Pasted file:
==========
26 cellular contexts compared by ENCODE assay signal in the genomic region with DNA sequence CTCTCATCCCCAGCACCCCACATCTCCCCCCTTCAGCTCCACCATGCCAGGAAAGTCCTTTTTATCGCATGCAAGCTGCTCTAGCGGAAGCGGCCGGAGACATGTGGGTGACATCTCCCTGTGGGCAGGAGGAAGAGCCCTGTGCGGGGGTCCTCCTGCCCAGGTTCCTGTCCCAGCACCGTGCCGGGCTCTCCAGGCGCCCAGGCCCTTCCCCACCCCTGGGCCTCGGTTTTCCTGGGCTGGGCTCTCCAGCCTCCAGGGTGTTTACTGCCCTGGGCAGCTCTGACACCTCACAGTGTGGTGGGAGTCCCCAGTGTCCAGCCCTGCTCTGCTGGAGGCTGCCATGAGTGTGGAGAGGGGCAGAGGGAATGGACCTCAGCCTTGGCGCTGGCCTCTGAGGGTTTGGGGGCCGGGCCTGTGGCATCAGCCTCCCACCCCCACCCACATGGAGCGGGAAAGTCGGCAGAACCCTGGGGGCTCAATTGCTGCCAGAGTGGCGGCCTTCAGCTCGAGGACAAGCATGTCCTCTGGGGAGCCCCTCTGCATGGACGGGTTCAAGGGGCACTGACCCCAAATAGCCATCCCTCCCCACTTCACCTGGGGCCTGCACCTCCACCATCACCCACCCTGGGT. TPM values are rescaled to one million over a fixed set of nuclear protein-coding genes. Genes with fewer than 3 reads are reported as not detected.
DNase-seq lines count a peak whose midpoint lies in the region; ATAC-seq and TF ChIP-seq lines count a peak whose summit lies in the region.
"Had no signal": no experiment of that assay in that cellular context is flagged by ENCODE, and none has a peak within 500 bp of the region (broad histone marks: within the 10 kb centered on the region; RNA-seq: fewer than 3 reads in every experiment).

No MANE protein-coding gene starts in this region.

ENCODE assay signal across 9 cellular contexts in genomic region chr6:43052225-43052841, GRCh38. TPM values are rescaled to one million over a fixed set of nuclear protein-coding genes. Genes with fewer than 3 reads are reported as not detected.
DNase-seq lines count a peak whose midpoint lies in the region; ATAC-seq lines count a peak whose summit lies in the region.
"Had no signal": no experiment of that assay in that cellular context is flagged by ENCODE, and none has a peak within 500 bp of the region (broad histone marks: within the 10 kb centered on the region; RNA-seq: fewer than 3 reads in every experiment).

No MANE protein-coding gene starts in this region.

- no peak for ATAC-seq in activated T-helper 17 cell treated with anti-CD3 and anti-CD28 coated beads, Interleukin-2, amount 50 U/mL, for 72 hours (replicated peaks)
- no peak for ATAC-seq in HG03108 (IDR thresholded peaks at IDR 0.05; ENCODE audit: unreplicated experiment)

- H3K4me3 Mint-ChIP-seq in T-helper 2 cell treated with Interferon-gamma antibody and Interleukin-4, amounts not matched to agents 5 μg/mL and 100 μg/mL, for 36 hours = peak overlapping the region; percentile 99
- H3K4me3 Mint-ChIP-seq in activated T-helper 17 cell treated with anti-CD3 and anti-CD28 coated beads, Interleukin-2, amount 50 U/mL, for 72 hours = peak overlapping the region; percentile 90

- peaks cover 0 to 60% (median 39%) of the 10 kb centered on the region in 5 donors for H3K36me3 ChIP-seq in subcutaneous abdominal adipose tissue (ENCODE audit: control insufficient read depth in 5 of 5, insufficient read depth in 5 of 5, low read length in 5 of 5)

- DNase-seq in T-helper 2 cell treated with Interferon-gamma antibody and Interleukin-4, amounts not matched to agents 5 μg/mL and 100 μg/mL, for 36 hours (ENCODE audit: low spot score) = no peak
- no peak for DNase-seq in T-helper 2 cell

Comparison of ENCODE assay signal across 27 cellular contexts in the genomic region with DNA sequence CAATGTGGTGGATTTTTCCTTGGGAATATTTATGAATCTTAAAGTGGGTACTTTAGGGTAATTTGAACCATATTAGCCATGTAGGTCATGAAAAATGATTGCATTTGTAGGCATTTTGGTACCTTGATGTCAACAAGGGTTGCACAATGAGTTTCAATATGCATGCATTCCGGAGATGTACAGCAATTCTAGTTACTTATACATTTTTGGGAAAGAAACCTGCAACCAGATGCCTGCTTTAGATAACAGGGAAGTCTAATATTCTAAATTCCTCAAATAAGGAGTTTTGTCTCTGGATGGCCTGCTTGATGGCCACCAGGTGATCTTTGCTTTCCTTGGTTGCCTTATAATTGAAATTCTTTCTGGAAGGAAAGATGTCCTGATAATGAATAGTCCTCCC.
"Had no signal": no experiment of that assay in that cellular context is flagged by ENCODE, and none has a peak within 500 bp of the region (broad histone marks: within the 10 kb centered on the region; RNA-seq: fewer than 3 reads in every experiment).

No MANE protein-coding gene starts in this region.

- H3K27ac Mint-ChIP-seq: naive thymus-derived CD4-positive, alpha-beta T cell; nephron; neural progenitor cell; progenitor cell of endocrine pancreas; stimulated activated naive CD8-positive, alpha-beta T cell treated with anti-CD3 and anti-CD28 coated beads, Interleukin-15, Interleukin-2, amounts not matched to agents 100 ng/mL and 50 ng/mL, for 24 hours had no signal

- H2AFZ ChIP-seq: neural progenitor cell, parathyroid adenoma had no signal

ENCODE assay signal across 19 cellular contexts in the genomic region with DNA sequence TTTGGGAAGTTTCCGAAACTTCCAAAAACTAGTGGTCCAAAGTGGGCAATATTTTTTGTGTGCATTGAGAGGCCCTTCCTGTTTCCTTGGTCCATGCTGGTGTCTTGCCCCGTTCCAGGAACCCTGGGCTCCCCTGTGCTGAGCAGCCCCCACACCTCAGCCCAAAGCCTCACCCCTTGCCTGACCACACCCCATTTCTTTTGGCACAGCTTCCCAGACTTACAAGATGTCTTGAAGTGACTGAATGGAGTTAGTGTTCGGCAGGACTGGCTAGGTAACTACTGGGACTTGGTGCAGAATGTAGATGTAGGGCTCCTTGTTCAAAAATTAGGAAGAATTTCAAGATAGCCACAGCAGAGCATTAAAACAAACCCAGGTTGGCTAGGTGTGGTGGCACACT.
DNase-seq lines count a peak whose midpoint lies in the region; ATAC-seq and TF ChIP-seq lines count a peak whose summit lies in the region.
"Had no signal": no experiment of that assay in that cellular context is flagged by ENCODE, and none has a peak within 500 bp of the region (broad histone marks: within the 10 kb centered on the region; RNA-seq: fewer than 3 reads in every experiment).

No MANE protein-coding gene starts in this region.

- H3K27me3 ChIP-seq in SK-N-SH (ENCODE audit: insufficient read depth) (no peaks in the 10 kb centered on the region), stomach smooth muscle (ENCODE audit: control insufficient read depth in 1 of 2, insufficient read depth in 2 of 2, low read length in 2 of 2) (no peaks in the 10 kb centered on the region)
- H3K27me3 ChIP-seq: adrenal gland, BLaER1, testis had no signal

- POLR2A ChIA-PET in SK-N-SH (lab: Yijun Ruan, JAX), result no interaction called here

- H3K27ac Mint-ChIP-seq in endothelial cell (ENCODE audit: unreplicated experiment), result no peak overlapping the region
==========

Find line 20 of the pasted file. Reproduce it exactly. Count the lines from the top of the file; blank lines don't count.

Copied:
- H2AFZ ChIP-seq: neural progenitor cell, parathyroid adenoma had no signal